One Harvard undergraduate researcher set out to determine why parents bother with child pageantry. Many of them gave responses similar to what Chelsea told us; they believed that the pageants gave their kids confidence and allowed them to develop performance skills.

“She learns skills such as going out in a crowd, not to be shy, and to be herself while people are watching and focusing on her,” one mother noted.

Another parent shared: “I want my child to be aware that there’s always going to be somebody better than her. It’’s a hard thing to learn – it was for me– and I want her to start early.”

As Chelsea told us, her reasoning was simple: Emerald wanted to perform, and there weren’t many other opportunities.]

What was the experience like being on Toddlers & Tiaras? How did you get on the show? Did you approach them, or did they approach you?

The way that it worked for us is that pageant directors submitted you. She actually was submitted three times, and the third time was the time that they picked her. The first few times, they said, “I’m sorry, but she’s just not crazy enough.”

And I was like, “Well, I guess that’s a compliment!” But the third time, I guess we’d gotten officially crazy enough, or they’d finally seen enough of our crazy to let us be on the show.

EMERALD: And there was the chocolate bowling.

[Editorial note: Okay, this requires some explanation. To motivate Emerald, Chelsea and her husband created “chocolate bowling.” When Emerald did her best at her routine, Chelsea would bowl chocolate balls into her mouth over their (clean) floor. It’s cute, yes, but admittedly pretty weird. After all, weirdness was a necessary selling point; in a promo for the show, 3-year-old Emerald proudly declared, “My Mommy is crazy. My whole family is crazy.”]

CHELSEA: Yeah, we think it was the chocolate bowling that did it. They saw the unusual approach we took to practicing. They’re like, “Okay, well, maybe we can put that up there.”

They kind of want you to bring your crazy out, and we actually had a hard time with that because there really wasn’t a lot of crazy to be had.

What did they do to try to make you “bring the crazy out?”

One of the things that they really wanted us to say was, “My daughter’s going to the pageant, and she’s going to win.” And I refused to say that. That was just not the way that our family works, and so instead, I said something like, “We’re going to the pageant, and she’s going to do her best.”

Also, they were wanting my husband to talk about how horrible he felt seeing his daughter in makeup. Instead, he went on, and he said, “You know, I’ve been painting her toes since she was a year old when she wanted me to paint her toenails. Why would I have a hard time [with makeup]? This is a costume to her. I’m here to help her enjoy her life, and whatever it is she’s enjoying doing, I’ll be part of.”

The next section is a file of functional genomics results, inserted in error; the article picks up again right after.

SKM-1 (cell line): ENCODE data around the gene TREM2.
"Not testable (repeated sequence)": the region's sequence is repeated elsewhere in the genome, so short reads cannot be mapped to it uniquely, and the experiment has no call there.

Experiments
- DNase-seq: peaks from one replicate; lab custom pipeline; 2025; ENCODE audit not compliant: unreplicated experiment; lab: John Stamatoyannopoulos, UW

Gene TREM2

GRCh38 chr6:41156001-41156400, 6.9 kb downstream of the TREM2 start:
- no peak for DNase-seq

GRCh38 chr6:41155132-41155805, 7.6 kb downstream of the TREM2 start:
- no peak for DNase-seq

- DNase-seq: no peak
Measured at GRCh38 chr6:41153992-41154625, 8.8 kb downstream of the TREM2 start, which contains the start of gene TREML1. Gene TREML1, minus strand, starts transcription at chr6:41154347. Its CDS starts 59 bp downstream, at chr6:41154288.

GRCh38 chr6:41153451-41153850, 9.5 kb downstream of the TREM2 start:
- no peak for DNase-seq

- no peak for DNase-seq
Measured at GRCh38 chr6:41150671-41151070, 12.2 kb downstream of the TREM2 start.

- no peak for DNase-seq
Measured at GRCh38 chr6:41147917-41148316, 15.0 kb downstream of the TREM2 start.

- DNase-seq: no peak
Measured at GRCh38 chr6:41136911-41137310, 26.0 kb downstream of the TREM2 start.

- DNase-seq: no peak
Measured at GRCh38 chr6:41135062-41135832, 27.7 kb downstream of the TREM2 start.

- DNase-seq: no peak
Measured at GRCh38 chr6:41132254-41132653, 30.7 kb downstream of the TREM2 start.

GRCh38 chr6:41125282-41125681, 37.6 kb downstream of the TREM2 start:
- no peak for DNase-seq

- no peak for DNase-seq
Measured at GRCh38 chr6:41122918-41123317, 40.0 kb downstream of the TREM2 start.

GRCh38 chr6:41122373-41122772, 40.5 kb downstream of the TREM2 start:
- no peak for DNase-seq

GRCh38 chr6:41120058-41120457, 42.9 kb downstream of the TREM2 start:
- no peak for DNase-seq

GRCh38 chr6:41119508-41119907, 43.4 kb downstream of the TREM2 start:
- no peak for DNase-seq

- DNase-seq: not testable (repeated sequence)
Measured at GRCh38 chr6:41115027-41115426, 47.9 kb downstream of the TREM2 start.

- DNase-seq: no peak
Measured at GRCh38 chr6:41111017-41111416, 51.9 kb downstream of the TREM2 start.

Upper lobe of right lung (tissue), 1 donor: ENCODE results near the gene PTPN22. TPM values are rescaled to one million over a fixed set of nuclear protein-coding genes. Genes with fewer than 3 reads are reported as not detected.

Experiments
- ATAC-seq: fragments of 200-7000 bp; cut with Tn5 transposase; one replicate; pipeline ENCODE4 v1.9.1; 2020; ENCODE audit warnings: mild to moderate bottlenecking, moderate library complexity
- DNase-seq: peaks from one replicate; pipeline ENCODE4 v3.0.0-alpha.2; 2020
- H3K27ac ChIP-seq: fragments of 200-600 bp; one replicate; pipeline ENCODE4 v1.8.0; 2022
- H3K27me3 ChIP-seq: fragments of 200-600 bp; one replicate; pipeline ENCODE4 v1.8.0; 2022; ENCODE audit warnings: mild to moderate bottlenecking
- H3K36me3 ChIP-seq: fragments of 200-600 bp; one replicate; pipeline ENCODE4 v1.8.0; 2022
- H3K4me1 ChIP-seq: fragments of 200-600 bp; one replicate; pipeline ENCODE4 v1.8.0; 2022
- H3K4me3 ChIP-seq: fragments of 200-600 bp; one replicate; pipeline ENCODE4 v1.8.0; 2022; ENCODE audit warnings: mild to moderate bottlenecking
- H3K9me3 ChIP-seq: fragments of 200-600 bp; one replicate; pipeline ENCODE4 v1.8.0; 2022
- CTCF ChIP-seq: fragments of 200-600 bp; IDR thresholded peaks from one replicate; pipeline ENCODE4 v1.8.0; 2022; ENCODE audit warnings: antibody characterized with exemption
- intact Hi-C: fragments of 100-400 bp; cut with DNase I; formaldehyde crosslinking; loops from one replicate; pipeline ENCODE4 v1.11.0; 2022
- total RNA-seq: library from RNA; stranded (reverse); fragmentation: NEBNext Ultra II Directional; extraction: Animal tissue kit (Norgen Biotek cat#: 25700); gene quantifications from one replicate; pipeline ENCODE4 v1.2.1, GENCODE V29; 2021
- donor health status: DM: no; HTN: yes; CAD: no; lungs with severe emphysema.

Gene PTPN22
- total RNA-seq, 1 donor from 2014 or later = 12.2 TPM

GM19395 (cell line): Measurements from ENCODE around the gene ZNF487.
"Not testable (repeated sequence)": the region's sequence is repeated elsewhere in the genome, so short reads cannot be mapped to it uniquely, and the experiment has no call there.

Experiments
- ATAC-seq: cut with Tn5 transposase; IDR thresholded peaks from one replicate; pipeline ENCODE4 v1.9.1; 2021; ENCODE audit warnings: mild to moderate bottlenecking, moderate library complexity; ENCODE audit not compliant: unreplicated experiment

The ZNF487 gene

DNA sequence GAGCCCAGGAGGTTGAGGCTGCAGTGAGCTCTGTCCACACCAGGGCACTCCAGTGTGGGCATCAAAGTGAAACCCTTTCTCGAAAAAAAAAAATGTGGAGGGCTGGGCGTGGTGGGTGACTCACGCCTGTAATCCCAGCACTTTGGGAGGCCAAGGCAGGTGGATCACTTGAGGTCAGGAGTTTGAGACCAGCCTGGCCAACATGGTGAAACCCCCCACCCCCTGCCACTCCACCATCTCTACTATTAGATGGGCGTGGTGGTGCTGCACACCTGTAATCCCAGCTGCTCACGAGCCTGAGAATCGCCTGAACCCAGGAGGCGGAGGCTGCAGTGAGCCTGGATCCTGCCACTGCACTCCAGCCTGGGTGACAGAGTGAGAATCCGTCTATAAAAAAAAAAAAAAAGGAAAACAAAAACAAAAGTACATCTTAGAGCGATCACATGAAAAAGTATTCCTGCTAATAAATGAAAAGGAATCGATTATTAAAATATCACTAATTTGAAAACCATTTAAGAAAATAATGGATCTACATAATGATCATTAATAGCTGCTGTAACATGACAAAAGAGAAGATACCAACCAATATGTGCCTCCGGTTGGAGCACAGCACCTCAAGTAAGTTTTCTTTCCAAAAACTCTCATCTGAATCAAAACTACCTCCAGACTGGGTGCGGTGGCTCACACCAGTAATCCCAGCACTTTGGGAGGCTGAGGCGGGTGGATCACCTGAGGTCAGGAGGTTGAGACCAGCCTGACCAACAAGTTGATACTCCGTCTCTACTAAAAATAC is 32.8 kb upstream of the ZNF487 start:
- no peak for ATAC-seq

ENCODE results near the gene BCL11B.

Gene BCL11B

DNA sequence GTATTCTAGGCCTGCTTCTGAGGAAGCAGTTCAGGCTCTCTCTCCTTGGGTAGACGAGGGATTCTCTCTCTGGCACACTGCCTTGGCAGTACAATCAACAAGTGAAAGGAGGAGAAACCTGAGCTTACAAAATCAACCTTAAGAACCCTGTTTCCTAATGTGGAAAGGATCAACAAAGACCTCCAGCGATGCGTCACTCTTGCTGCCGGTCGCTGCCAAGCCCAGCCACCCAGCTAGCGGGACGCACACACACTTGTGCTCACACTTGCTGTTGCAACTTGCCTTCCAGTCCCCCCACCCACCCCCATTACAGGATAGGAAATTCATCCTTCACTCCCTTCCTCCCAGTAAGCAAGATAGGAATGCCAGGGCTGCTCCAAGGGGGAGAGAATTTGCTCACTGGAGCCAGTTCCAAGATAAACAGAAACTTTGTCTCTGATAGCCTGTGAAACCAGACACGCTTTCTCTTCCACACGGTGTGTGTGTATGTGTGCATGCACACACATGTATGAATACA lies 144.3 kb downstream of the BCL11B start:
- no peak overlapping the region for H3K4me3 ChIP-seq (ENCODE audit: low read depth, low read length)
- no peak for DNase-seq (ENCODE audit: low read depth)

When you saw the episode, did you feel that it was accurate and representative of what the experience was like?

We had an absolutely wonderful time on the show. Everybody was so nice to her, and she had a lot of fun. You know, she had seen a couple of the episodes before, and seeing from kids who were behaving in a way that she wouldn’t approve of—even at 3 or 4 years old—and when they came, she told them, “You’re not going to catch me acting like a brat on this show.” And they thought that was hysterical!

So yes, I think it was representative of who she was. She was not a bratty kid, she was very well behaved, and it was really important for her to show that she was well behaved. I think because of that, we had a really seamless, fun experience on the show, and I think that that’s what came across.

When her episode came on, you saw a kid who was really happy, who loves doing what she was doing—maybe a little weird, but she is a little weird (laughs). We were okay with that.

Are you still doing any pageantry, or did you get out of that?

No, actually, she only did it for about a year. I think that the pageant she did for Toddlers & Tiaras was one of her last ones. It was really a stepping stone for her to get more into modeling and acting, and it worked; she was able to get a lot of gigs back-to-back doing other things that she loved and getting to perform.

In other pieces we’ve done with people who were on game shows and reality shows, we’ve heard that being on one show really opens you up to producers—that when you’re on one, you get lots of offers rather quickly. Was that your experience?

Yes, that was exactly the experience we had. And that was one of the reasons that we were interested in doing this show. She loves to perform, and we had so few opportunities in San Antonio, we were hoping that she would be able to be marketed to a more global audience and have more opportunities. It worked exactly that way.

How soon after that did she get into contortion?